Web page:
Banff’s infamous ‘Boss’ grizzly bluff charges locals, renewing calls for town fruit tree removal


The Town of Banff is renewing the call for homeowners to replace their fruit trees with something less appealing to wildlife after a grizzly bear — known locally as The Boss — had to be hazed from residents’ backyards, with the big grizzly bluff charging residents in the process.

The huge, adult grizzly bear was spotted feasting on crab apples in backyards last weekend, returning to the area three days in a row. A black bear was also seen in the town eating mountain ash berries in the grounds of a hotel.

The Boss, known officially as Bear 122, weighs upwards of 650 pounds and is the most dominant grizzly bear in and around Banff National Park. He’s eaten a black bear. He even once brushed off being struck by a train.

WATCH | Notorious grizzly The Boss traverses through his natural habitat:

Photographer Jason Leo Bantle was travelling between Banff and Lake Louise when he stumbled upon fresh tracks on a roadway — they belonged to Bear 122 otherwise known as The Boss.

“You can imagine the smell of an apple pie sitting on someone’s windowsill. These trees are like that for a grizzly bear,” said Michael Hay, manager of environment with the Town of Banff.

Fruit-bearing trees, including crab apple, chokecherry, and mountain ash all grow in Banff and can attract wildlife.

“Fruit trees are a major, major attractant. Our role is to work with residents to persuade them to do the right thing in terms of managing fruit trees to try and prevent bears from coming into town,” Hay said.

Right now, it’s legal to plant and keep fruit trees like crab apples in the town, but recent changes to a bylaw allow the town to remove a tree without the homeowner’s permission, if it attracts bears and becomes a risk to the public.

“The bylaw that passed in August really laid that out in plain terms. The town may come in and have that tree taken down,” said Hay, adding that they have not had to use the bylaw yet.

The town also runs a program to remove and replace fruit trees at no cost, which they are promoting to residents.

A close-up shot of crab apple trees.
After hitting the food jackpot by feasting on a crab apple tree, bears can return for weeks, months and even years, becoming bolder and more dangerous in the process. (Vanessa Blanch/CBC)

That ask has become much more urgent now that the future of one of Banff’s most revered residents has been put at risk from being in such close contact with humans and food sources.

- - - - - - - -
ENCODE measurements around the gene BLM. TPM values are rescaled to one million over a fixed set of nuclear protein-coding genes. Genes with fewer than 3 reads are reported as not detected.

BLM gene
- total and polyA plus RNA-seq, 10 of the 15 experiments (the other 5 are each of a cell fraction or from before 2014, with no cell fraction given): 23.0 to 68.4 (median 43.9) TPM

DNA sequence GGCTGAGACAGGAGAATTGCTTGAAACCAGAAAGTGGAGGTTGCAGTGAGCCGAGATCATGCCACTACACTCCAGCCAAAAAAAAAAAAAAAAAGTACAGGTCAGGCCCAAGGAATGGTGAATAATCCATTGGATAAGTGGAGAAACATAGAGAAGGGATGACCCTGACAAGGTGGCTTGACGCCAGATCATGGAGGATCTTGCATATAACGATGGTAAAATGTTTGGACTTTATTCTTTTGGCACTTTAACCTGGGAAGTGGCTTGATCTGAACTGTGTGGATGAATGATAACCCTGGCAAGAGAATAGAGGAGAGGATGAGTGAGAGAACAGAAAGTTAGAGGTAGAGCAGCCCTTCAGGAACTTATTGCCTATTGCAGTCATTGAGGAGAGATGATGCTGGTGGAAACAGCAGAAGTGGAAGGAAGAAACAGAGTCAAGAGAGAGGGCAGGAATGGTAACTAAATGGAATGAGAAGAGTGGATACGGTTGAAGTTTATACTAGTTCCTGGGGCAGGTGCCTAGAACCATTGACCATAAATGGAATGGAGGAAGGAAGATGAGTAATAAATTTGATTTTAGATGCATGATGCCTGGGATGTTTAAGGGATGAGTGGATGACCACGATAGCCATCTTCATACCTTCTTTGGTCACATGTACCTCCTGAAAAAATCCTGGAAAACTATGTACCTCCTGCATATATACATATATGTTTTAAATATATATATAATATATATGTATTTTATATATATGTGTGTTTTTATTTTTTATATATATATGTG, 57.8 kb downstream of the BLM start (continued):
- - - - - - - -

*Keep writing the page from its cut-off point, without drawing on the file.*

Parks Canada staff say Bear 122 was first spotted on Sept. 23 in a backyard eating crab apples from the ground.

The bear was hazed away from the area, but came back shortly after. Parks Canada say staff removed the crab apple tree right away, with the consent and support of the homeowner. 

The Boss returned over the following two days and had to be hazed away again. After hitting the food jackpot, like a crab apple tree, bears can return for weeks, months and even years, becoming bolder and more dangerous in the process. 

For some bears, that can end in tragedy.

Bear 148 had to be relocated after run-ins with humans in Banff in 2017, and was killed by a trophy hunter in B.C. shortly after being relocated. 

Parks are hoping to avoid a similar fate for The Boss.

In a statement emailed to CBC News, Parks Canada says if Bear 122 persists in the area, Parks Canada may begin an aversive conditioning program to re-instill a fear of humans and an aversion to spending time in the townsite.

“Aversive conditioning involves collaring and tracking the bear 24/7, and using hazing techniques including loud noises and projectiles such as chalk balls and rubber bullets to scare it away from problematic areas,” the statement read. 

“Residents are strongly encouraged to participate in the Town of Banff’s Fruit Tree replacement program, which offers an incentive program to remove fruit trees in Banff and replace them with native, non-fruit bearing trees at no cost to homeowners or businesses.”

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